The Diablo IV reveal arrived and went, finally, this past weekend. After the fake out with Diablo Immortal last year, waiting a full year to see the Diablo game fans actually wanted was brutal, but it was worth the wait at least.
- The video reveal was metal AF
- They aren’t messing around with the traditional gameplay
- Classic characters are back including the fan-favorite Druid
- PvP Zones
- Return of classic gameplay elements such as skill trees, and runewords
- Embracing Diablo and Diablo 2’s darker visual style and tone
That last point in particular seemed to be the anchor that Blizzard kept circling back to over the course of the game’s reveal and the follow-up panel.
It was almost like the presenters were getting paid based on how many times they said the words dark and gore. In spite of how good everything looked, for me at least, it started to approach cringe-worthy levels.
What seemed obvious to me is that Blizzard was nervous. They could not stomach another PR disaster, so they went to the nostalgia well real hard with this reveal; AKA they went to the game that can do no wrong, ol’ reliable: Diablo 2.
At the same time, it appeared like they were trying to distance themselves a bit from Diablo 3, which was criticized by some fans for not being “dark” enough (which is still silly to me but whatever) and for lacking some of the gameplay depth that was a part of Diablo 2.
Diablo 2 is one of the most beloved games in the Blizzard library. It was ahead of its time as far as looters go and while it’s quite dated now, it was a great game for its time and was an obvious inspiration to many modern games.
Right now, people feel uneasy about Blizzard and Diablo in general (thanks to Immortal). The blankets and cocoa in this scenario to make everyone feel better is just name dropping Diablo 2 and anything that invokes those good times so much of us had with it as much as possible.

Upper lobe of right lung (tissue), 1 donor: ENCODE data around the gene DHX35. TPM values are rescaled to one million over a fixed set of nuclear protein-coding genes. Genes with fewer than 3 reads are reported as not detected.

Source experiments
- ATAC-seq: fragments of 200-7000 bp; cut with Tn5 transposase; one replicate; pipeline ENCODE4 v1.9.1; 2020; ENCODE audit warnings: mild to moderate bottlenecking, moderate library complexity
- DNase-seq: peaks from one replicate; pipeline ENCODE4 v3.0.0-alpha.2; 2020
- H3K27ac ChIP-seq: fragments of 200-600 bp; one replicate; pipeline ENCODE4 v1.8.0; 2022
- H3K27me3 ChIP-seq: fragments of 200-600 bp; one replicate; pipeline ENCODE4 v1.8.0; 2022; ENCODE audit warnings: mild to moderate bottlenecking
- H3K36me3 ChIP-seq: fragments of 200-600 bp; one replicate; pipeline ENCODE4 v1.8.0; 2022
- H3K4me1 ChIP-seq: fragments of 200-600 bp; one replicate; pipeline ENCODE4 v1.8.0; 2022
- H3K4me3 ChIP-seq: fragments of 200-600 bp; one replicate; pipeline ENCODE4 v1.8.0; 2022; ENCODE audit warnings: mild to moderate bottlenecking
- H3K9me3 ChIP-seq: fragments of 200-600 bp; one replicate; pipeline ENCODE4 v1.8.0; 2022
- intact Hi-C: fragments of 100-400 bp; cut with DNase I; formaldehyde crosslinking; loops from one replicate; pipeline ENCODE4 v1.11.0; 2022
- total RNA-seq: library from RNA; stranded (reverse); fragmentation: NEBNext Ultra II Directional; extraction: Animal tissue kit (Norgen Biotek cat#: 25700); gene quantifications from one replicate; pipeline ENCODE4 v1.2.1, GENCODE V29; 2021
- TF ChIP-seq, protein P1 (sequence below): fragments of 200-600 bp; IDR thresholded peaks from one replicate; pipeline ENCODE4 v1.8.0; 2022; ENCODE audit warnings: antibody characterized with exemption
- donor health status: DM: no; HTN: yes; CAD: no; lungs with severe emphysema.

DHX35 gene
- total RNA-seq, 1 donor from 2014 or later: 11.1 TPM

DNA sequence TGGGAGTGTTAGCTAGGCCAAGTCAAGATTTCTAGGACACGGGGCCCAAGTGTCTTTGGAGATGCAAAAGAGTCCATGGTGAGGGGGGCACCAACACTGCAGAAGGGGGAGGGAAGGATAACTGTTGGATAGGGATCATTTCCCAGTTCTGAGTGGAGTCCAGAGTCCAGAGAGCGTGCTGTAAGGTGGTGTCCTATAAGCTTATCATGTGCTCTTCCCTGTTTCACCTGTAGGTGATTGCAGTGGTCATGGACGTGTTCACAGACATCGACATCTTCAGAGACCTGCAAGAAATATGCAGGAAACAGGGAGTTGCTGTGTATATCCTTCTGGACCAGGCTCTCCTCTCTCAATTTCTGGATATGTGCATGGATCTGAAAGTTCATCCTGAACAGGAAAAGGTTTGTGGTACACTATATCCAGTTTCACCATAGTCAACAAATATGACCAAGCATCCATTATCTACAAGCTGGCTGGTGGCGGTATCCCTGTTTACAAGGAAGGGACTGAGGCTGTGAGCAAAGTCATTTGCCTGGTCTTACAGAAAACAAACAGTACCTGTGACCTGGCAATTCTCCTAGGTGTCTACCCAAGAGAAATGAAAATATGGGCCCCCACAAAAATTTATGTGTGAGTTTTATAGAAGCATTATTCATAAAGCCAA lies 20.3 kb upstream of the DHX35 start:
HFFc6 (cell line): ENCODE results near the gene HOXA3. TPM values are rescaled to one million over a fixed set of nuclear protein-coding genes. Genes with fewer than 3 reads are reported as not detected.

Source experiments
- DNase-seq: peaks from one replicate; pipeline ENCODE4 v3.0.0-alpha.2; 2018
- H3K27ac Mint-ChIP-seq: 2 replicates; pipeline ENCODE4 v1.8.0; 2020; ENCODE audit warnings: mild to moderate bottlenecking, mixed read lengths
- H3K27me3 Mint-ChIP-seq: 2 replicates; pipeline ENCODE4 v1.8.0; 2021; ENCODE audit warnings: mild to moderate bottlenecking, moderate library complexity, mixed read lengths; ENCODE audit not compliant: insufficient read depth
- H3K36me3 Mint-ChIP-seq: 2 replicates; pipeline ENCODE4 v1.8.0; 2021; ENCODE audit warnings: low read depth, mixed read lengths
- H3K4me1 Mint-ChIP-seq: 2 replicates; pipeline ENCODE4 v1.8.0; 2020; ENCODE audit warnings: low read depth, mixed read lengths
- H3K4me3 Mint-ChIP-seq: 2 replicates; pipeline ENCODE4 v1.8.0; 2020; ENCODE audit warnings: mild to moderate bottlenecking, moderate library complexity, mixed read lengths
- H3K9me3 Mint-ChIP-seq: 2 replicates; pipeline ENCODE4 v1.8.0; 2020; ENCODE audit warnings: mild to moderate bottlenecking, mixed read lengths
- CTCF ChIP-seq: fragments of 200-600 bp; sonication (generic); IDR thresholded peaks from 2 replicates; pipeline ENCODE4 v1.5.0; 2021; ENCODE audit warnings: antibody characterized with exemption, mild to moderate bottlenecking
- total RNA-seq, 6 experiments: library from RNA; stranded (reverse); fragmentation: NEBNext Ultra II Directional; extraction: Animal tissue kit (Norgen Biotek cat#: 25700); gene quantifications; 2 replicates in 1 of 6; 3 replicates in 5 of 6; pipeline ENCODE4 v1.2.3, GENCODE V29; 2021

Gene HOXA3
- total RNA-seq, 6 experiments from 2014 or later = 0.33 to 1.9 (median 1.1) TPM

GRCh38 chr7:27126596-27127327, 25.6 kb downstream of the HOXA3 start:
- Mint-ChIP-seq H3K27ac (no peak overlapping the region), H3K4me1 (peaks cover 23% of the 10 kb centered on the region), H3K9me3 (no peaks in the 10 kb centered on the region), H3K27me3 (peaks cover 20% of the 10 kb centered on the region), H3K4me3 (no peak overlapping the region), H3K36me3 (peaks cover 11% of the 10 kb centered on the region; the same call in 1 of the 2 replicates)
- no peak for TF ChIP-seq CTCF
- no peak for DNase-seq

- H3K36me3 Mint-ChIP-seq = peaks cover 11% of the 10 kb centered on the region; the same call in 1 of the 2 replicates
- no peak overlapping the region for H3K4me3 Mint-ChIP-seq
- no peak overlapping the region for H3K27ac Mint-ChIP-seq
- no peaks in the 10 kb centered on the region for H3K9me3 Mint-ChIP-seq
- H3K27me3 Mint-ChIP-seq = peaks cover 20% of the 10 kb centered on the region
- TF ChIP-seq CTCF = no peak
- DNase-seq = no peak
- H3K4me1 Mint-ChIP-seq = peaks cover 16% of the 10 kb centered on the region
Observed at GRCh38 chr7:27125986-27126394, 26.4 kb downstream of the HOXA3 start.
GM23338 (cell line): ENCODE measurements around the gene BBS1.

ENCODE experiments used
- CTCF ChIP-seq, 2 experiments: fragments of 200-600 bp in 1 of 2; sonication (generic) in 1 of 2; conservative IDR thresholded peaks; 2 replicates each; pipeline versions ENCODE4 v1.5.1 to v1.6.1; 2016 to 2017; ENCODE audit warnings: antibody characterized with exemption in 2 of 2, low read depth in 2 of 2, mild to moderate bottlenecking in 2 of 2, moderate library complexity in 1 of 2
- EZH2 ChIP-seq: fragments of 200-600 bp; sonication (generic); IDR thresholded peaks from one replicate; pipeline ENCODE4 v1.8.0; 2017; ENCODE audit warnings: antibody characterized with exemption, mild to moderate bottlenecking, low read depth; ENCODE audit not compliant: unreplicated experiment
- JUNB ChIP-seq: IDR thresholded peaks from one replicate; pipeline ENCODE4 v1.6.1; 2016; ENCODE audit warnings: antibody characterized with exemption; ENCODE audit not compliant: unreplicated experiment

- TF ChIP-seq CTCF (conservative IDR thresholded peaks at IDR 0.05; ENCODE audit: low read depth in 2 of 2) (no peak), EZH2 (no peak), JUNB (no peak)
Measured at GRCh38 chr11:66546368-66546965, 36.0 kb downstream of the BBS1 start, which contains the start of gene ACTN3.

Although it became comical after a while, I’m fine with that aspect of the presentation. Diablo 2 was a really good game, and the popularity of games like Path of Exile have shown that a modern, deeper version of that classic Diablo formula is something people want.
Although I can understand why Blizzard feels like they need to hammer us over the head with Diablo 2 references, do they actually need to though?
Everyone knows about Diablo 3’s rough start at this point but the game ended on a positive note. It ditched the terrible auction house, the final expansion was much “darker” if that was something you felt was lacking, and Blizzard eventually came up with a gameplay loop that kept fans entertained at least long enough to bridge over to Diablo IV’s announcement.
While lots of things orbiting Blizzard right now feel like they are out of control, they have done a great job with the Diablo franchise for the most part.
Really the only thing they have to apologize for is the way in which they introduced Diablo Immortal. Announcing Immortal as a major reveal before confirming the existence of Diablo IV was a major gut punch.
Diablo IV is officially a thing now, I’m ready to move on and look forward to it. I’d wager lots of fans are in the same boat as myself.
Maybe the trepidation is just because they still feel guilty about the whole Hong Kong/Hearthstone controversy and they treated the reveal with kid’s gloves. That’s plausible too I suppose.
Either way, unless Blizzard is trying to compensate for something we don’t know about with all these Diablo 2 callbacks, they have nothing to worry about.
In the specter of everything else that Blizzard has going on, it would be hard to script up a more positive-feeling reveal for Diablo 4.